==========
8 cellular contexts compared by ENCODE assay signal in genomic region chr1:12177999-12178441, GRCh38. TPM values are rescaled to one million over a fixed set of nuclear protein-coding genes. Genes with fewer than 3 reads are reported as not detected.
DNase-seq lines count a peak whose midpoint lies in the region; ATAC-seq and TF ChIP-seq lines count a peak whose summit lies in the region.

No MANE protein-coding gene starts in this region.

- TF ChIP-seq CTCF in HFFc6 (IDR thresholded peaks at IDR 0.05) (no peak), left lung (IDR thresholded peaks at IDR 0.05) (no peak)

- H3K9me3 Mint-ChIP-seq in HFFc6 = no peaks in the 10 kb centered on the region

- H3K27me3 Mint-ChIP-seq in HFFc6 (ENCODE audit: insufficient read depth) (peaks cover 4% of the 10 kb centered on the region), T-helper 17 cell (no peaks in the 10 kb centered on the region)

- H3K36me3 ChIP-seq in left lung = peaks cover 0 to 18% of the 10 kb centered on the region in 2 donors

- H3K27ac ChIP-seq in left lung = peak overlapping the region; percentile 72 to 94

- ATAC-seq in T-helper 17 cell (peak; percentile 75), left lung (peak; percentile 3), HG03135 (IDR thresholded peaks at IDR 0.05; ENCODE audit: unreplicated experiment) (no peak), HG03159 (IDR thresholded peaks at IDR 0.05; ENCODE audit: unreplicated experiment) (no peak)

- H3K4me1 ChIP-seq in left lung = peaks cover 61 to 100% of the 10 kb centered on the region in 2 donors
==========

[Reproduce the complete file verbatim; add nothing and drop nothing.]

8 cellular contexts compared by ENCODE assay signal in genomic region chr1:12177999-12178441, GRCh38. TPM values are rescaled to one million over a fixed set of nuclear protein-coding genes. Genes with fewer than 3 reads are reported as not detected.
DNase-seq lines count a peak whose midpoint lies in the region; ATAC-seq and TF ChIP-seq lines count a peak whose summit lies in the region.

No MANE protein-coding gene starts in this region.

- TF ChIP-seq CTCF in HFFc6 (IDR thresholded peaks at IDR 0.05) (no peak), left lung (IDR thresholded peaks at IDR 0.05) (no peak)

- H3K9me3 Mint-ChIP-seq in HFFc6 = no peaks in the 10 kb centered on the region

- H3K27me3 Mint-ChIP-seq in HFFc6 (ENCODE audit: insufficient read depth) (peaks cover 4% of the 10 kb centered on the region), T-helper 17 cell (no peaks in the 10 kb centered on the region)

- H3K36me3 ChIP-seq in left lung = peaks cover 0 to 18% of the 10 kb centered on the region in 2 donors

- H3K27ac ChIP-seq in left lung = peak overlapping the region; percentile 72 to 94

- ATAC-seq in T-helper 17 cell (peak; percentile 75), left lung (peak; percentile 3), HG03135 (IDR thresholded peaks at IDR 0.05; ENCODE audit: unreplicated experiment) (no peak), HG03159 (IDR thresholded peaks at IDR 0.05; ENCODE audit: unreplicated experiment) (no peak)

- H3K4me1 ChIP-seq in left lung = peaks cover 61 to 100% of the 10 kb centered on the region in 2 donors